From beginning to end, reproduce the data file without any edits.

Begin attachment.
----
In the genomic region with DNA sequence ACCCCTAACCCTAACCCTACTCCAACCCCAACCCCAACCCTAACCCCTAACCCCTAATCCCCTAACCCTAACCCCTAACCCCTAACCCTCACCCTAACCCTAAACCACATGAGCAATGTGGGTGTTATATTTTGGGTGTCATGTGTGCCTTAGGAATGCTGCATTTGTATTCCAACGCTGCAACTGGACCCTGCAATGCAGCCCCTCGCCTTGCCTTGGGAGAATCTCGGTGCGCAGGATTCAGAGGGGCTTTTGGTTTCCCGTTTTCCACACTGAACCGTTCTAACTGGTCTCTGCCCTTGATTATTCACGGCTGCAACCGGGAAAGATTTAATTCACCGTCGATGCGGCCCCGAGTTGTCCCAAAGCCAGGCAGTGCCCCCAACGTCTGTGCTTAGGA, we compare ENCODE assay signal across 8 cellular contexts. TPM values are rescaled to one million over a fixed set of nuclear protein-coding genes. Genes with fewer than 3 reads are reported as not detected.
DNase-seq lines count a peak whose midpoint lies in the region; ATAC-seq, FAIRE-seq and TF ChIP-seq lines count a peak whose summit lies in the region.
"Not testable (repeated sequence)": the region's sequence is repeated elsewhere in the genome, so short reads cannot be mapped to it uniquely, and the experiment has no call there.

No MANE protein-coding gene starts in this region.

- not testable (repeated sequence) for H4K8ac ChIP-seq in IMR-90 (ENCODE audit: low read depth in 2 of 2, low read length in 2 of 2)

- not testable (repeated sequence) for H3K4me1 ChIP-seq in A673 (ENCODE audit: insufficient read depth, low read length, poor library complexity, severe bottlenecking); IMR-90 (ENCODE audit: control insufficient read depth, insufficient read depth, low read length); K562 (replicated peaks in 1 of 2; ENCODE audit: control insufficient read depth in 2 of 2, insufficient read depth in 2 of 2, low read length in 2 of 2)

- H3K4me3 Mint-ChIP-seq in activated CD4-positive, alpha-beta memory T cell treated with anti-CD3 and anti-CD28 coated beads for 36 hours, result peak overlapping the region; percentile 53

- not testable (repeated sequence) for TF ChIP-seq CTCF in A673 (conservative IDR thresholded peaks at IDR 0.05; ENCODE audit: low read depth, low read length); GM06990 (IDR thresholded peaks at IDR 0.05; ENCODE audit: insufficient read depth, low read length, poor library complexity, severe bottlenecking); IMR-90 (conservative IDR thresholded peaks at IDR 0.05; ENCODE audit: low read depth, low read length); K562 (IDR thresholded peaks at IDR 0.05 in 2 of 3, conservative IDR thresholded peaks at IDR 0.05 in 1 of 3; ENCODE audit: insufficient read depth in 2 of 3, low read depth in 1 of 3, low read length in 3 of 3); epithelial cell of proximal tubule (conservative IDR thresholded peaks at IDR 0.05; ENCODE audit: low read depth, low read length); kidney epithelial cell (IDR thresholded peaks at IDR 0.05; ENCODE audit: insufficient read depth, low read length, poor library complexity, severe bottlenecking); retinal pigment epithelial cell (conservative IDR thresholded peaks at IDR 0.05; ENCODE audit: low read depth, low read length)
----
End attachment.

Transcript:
In the genomic region with DNA sequence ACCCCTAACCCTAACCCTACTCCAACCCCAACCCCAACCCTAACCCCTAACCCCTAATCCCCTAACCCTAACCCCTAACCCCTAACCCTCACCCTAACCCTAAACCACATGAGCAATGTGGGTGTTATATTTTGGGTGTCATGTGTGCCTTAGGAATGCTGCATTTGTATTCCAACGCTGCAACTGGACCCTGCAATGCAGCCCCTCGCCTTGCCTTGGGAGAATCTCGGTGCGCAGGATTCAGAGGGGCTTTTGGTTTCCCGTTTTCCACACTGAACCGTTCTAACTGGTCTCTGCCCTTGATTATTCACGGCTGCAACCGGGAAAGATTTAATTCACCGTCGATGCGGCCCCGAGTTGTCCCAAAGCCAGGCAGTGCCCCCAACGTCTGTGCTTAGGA, we compare ENCODE assay signal across 8 cellular contexts. TPM values are rescaled to one million over a fixed set of nuclear protein-coding genes. Genes with fewer than 3 reads are reported as not detected.
DNase-seq lines count a peak whose midpoint lies in the region; ATAC-seq, FAIRE-seq and TF ChIP-seq lines count a peak whose summit lies in the region.
"Not testable (repeated sequence)": the region's sequence is repeated elsewhere in the genome, so short reads cannot be mapped to it uniquely, and the experiment has no call there.

No MANE protein-coding gene starts in this region.

- not testable (repeated sequence) for H4K8ac ChIP-seq in IMR-90 (ENCODE audit: low read depth in 2 of 2, low read length in 2 of 2)

- not testable (repeated sequence) for H3K4me1 ChIP-seq in A673 (ENCODE audit: insufficient read depth, low read length, poor library complexity, severe bottlenecking); IMR-90 (ENCODE audit: control insufficient read depth, insufficient read depth, low read length); K562 (replicated peaks in 1 of 2; ENCODE audit: control insufficient read depth in 2 of 2, insufficient read depth in 2 of 2, low read length in 2 of 2)

- H3K4me3 Mint-ChIP-seq in activated CD4-positive, alpha-beta memory T cell treated with anti-CD3 and anti-CD28 coated beads for 36 hours, result peak overlapping the region; percentile 53

- not testable (repeated sequence) for TF ChIP-seq CTCF in A673 (conservative IDR thresholded peaks at IDR 0.05; ENCODE audit: low read depth, low read length); GM06990 (IDR thresholded peaks at IDR 0.05; ENCODE audit: insufficient read depth, low read length, poor library complexity, severe bottlenecking); IMR-90 (conservative IDR thresholded peaks at IDR 0.05; ENCODE audit: low read depth, low read length); K562 (IDR thresholded peaks at IDR 0.05 in 2 of 3, conservative IDR thresholded peaks at IDR 0.05 in 1 of 3; ENCODE audit: insufficient read depth in 2 of 3, low read depth in 1 of 3, low read length in 3 of 3); epithelial cell of proximal tubule (conservative IDR thresholded peaks at IDR 0.05; ENCODE audit: low read depth, low read length); kidney epithelial cell (IDR thresholded peaks at IDR 0.05; ENCODE audit: insufficient read depth, low read length, poor library complexity, severe bottlenecking); retinal pigment epithelial cell (conservative IDR thresholded peaks at IDR 0.05; ENCODE audit: low read depth, low read length)